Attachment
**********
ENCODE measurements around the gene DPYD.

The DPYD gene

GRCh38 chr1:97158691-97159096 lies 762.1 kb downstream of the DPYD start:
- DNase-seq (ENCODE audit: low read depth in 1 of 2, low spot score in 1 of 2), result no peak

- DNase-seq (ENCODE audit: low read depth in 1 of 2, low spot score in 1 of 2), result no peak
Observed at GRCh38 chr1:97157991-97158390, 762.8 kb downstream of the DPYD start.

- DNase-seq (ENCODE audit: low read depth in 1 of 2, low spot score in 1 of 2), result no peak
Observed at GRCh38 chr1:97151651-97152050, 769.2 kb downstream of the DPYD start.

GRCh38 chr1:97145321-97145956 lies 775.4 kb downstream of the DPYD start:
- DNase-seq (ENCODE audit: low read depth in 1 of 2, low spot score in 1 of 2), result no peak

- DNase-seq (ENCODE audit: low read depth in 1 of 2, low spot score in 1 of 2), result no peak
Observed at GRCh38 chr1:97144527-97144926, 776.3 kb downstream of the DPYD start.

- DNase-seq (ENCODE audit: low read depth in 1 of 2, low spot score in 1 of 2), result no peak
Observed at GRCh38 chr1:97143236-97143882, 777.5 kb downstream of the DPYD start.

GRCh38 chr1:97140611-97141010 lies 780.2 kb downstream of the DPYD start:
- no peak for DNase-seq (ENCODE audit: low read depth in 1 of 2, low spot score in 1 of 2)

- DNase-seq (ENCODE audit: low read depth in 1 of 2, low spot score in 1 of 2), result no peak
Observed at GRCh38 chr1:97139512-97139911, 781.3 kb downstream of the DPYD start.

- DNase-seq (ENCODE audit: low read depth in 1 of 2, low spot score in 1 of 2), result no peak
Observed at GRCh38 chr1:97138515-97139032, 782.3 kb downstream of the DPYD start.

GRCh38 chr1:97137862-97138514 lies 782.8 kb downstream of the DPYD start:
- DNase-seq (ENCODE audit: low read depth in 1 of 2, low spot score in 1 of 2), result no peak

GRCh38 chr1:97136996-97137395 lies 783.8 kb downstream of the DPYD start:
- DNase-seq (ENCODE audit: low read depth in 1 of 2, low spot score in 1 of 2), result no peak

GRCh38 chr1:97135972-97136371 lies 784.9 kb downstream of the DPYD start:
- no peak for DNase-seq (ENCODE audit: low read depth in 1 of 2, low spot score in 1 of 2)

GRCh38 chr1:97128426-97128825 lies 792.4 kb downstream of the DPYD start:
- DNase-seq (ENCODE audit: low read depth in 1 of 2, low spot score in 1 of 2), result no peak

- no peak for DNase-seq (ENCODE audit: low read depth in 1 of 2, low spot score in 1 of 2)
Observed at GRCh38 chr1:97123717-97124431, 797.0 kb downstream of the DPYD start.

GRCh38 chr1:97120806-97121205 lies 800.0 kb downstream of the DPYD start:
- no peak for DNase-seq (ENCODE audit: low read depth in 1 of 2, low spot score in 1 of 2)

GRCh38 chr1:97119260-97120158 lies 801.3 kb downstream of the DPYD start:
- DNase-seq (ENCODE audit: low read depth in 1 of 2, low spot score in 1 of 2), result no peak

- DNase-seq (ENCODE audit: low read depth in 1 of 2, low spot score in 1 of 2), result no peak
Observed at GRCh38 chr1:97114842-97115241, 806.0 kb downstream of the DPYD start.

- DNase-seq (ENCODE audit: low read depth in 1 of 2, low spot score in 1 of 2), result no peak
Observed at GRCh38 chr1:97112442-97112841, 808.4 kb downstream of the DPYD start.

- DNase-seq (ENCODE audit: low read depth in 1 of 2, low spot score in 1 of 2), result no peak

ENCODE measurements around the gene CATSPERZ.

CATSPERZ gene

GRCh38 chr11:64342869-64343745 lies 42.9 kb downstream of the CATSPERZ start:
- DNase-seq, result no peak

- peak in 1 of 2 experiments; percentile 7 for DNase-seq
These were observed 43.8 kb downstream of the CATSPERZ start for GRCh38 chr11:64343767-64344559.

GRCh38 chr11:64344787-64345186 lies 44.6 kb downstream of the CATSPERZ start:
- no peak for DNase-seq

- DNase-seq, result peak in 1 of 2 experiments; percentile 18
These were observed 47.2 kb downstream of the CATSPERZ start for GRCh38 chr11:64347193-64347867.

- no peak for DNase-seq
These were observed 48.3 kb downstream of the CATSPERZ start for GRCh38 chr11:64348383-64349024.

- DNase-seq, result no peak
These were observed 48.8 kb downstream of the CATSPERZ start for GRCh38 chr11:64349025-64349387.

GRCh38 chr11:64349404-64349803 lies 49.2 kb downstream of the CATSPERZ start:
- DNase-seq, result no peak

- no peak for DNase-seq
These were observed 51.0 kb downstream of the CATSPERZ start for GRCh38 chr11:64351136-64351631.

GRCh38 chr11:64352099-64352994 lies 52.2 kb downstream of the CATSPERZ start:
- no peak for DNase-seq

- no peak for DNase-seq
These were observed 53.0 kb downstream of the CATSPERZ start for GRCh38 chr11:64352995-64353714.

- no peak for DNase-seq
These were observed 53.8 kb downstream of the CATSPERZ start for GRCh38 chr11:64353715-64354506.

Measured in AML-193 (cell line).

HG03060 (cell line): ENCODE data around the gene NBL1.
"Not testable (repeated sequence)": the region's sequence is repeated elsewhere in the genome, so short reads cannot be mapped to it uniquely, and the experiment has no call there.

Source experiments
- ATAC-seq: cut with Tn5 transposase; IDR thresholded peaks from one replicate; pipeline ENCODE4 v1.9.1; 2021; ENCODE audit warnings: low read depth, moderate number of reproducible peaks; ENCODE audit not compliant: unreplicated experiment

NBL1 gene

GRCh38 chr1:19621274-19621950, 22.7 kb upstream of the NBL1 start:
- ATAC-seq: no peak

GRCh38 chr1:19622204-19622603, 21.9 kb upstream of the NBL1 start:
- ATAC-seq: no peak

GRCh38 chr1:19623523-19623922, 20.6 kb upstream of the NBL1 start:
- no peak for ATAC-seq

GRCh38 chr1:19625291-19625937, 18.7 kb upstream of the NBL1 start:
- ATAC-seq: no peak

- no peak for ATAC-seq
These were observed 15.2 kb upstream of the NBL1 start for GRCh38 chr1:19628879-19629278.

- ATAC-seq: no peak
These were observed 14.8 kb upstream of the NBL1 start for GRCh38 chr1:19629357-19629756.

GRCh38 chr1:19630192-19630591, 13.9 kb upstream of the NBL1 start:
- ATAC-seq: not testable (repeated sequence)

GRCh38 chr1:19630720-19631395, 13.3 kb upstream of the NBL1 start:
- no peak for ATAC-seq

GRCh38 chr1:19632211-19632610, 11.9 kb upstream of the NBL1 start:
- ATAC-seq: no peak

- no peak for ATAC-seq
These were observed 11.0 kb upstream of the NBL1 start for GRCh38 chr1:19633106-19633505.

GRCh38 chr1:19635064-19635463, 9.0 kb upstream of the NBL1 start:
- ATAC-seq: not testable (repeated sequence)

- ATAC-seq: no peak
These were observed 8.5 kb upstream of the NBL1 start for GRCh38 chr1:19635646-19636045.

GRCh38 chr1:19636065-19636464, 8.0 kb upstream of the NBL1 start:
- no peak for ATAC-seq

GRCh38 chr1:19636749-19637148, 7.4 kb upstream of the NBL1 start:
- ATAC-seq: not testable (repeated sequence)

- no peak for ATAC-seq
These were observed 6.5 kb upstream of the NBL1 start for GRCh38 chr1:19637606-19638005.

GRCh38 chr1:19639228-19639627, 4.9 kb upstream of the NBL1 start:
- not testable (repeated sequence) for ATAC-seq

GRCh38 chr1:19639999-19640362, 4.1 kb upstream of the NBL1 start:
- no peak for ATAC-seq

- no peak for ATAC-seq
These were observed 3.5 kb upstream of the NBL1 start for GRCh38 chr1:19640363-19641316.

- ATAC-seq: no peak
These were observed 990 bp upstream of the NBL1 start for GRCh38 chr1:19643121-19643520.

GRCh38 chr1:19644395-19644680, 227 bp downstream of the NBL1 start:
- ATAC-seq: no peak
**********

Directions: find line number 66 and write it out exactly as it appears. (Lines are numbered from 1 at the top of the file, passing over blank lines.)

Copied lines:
"Not testable (repeated sequence)": the region's sequence is repeated elsewhere in the genome, so short reads cannot be mapped to it uniquely, and the experiment has no call there.